The Man Who Wasn’t There is a 2001 British-American neo-noir crime film written, produced and directed by Joel and Ethan Coen. Billy Bob Thornton stars in the title role. Also featured are Tony Shalhoub, Scarlett Johansson, James Gandolfini, and Coen regulars Frances McDormand, Michael Badalucco, Richard Jenkins and Jon Polito.
The original soundtrack to The Man Who Wasn’t There consists of classical music, mainly piano sonatas by Ludwig van Beethoven, interspersed with cues composed by Carter Burwell.
spacetime coordinates: 1928 Vermont // Arkham
The Whisperer in Darkness is a 2011 independent film based on the H. P. Lovecraft short story of the same name, directed and produced by Sean Branney, Andrew Leman, and David Robertson.
The H.P. Lovecraft Historical Society presents its all new motion picture The Whisperer in Darkness. Folklore professor Albert Wilmarth investigates legends of strange creatures in the most remote hills of Vermont. His inquiry reveals a terrifying glimpse of the truth that lurks behind the legends. H.P. Lovecraft’s classic tale of suspense and alien horrors is brought to life in the style of the classic horror films of the 1930s like Dracula, Frankenstein and King Kong. Using the Mythoscope™ process — a mix of modern and vintage techniques — the HPLHS filmed on location in New England to create the most authentic and faithful screen adaptation of a Lovecraft story yet attempted.
spacetime coordinates: autumn and around Christmas 1989 to the backdrop of Czechoslovakia’s Velvet Revolution // jeseniky mountains // small railway station Bílý Potok // Prague
Alois Nebel is a 2011 Czech animated drama / neo-noir directed by Tomáš Luňák, based on the comic-book trilogy by Jaroslav Rudiš and Jaromír 99.
It is set in the late 1980s in a small village in the Jeseník Mountains, close to the Polish border, and tells the story of a train dispatcher who begins to suffer from hallucinations where the present converges with the dark past of the expulsion of Germans after World War II. The black-and-white film was animated mainly through rotoscoping and stars Miroslav Krobot as the title character.
Europa (known as Zentropa in North America) is a 1991 Danish art drama film directed by Lars von Trier. It is von Trier’s third theatrical feature film and the final film in his Europa trilogy following The Element of Crime (1984) and Epidemic (1987). Europa was influenced by Franz Kafka‘s Amerika, and the title was chosen “as an echo” of that novel.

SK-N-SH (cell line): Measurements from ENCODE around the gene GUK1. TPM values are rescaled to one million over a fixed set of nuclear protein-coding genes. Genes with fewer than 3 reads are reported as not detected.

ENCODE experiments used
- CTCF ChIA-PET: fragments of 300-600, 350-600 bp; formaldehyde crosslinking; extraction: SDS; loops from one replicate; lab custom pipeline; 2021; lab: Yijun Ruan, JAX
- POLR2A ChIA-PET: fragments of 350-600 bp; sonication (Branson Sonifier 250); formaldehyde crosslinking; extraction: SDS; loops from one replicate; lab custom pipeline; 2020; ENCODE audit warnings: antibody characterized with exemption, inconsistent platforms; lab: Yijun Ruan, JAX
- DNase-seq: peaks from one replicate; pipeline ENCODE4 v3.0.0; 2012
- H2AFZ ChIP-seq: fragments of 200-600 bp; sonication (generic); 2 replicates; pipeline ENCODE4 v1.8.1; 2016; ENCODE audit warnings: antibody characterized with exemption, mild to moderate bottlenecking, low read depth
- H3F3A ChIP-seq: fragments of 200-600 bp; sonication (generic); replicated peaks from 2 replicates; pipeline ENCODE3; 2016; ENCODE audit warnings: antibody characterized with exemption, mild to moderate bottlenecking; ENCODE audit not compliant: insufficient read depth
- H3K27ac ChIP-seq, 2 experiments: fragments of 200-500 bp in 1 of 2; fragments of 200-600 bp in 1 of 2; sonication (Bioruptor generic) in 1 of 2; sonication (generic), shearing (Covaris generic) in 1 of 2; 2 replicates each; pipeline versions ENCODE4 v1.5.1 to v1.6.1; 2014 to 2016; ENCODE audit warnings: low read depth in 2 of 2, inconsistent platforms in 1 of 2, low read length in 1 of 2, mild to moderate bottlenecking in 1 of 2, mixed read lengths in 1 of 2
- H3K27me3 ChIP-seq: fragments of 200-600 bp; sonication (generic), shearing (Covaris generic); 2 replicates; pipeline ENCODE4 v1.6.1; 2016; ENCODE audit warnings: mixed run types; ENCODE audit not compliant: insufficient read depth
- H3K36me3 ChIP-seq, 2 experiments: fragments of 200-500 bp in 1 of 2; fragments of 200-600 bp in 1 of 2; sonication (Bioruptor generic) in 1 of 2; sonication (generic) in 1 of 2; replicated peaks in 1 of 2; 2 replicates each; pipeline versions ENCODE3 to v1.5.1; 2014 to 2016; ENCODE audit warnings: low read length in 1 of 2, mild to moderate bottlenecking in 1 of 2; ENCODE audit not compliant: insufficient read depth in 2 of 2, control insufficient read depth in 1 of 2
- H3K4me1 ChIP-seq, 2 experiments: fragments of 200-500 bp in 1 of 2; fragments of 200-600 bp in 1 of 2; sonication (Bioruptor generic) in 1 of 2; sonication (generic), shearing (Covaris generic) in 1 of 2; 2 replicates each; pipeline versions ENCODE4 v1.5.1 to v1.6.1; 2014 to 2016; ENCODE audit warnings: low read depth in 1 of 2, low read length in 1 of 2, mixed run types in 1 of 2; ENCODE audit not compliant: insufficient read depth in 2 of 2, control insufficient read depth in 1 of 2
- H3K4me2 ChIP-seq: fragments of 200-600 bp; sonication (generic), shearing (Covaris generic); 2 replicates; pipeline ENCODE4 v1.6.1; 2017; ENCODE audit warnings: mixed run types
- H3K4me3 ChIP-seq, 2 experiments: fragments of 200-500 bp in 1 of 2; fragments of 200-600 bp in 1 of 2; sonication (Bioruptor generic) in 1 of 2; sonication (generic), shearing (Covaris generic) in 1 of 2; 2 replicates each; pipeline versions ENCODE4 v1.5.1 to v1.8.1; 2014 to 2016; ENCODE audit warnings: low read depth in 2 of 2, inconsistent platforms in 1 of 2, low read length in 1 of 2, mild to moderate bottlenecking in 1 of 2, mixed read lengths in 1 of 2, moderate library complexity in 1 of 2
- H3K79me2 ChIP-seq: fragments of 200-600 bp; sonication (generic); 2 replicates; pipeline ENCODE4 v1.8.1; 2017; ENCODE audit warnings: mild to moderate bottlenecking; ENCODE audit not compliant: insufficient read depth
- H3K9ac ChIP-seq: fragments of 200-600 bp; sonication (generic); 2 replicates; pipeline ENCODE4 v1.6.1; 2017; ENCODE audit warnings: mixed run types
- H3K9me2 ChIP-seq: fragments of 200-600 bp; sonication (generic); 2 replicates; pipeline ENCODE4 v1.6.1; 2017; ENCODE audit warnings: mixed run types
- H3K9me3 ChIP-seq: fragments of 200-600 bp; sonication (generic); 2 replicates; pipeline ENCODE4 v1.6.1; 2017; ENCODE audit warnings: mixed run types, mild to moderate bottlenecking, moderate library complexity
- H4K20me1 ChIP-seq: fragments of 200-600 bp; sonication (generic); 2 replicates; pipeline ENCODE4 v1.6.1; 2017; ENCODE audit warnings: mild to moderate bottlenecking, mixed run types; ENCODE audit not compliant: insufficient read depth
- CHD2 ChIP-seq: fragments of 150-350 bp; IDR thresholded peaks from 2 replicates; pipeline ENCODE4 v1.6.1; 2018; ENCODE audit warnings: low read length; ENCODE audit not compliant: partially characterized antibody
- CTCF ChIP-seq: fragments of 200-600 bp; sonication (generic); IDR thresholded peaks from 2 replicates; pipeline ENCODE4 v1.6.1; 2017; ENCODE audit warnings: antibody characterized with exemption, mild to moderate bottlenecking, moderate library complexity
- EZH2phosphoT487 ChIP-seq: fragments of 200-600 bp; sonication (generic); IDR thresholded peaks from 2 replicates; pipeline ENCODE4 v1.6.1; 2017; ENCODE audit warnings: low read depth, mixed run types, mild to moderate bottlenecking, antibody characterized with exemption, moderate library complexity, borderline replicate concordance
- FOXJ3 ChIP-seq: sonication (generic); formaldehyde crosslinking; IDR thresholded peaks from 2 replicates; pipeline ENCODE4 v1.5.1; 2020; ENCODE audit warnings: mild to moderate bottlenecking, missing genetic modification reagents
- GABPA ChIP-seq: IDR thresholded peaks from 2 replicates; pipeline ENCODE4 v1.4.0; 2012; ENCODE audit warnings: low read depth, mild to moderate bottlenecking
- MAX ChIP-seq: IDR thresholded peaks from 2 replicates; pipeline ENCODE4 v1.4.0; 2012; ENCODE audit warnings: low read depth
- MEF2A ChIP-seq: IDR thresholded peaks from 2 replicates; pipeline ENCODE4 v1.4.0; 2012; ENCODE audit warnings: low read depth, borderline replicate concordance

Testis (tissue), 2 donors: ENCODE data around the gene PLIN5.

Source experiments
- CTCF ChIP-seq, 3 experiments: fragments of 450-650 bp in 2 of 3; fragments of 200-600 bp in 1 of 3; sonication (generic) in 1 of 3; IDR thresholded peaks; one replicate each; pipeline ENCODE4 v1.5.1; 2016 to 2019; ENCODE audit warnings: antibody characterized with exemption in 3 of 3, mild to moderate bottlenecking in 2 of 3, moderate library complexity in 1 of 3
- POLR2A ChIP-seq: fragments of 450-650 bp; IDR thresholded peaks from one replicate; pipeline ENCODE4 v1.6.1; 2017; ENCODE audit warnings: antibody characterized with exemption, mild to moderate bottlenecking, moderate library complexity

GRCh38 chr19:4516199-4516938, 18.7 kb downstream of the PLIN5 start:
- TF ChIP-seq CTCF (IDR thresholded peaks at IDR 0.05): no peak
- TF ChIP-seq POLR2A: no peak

A young, idealistic American hopes to “show some kindness” to the German people soon after the end of World War II. In US-occupied Germany, he takes on work as a sleeping car conductor for the Zentropa railway network, falls in love with a femme fatale, and becomes embroiled in a pro-Nazi terrorist conspiracy.
Europa employs an experimental style of cinema, combining largely black and white visuals with occasional intrusions of colour having actors interact with rear-projected footage, and layering different images over one another to surreal effect. The voice-over narration uses an unconventional second-person narrative imitative of a hypnotist
The film’s characters, music, dialogue, and plot are self-consciously melodramatic and ironically imitative of film noir conventions.
spacetime coordinates: 1910’s Russia
The Role (Russian: Роль Rol) is a 2013 Russian drama film directed by Konstantin Lopushansky and starring Maksim Sukhanov. It tells the story of an actor who, influenced by the ideas of symbolism and the Silver Age, takes on the greatest role of his life – the role of another man (his doppelgänger), a revolutionary leader in the newly established Soviet Russia.
Based on true incidents in the lives of Russia’s symbolists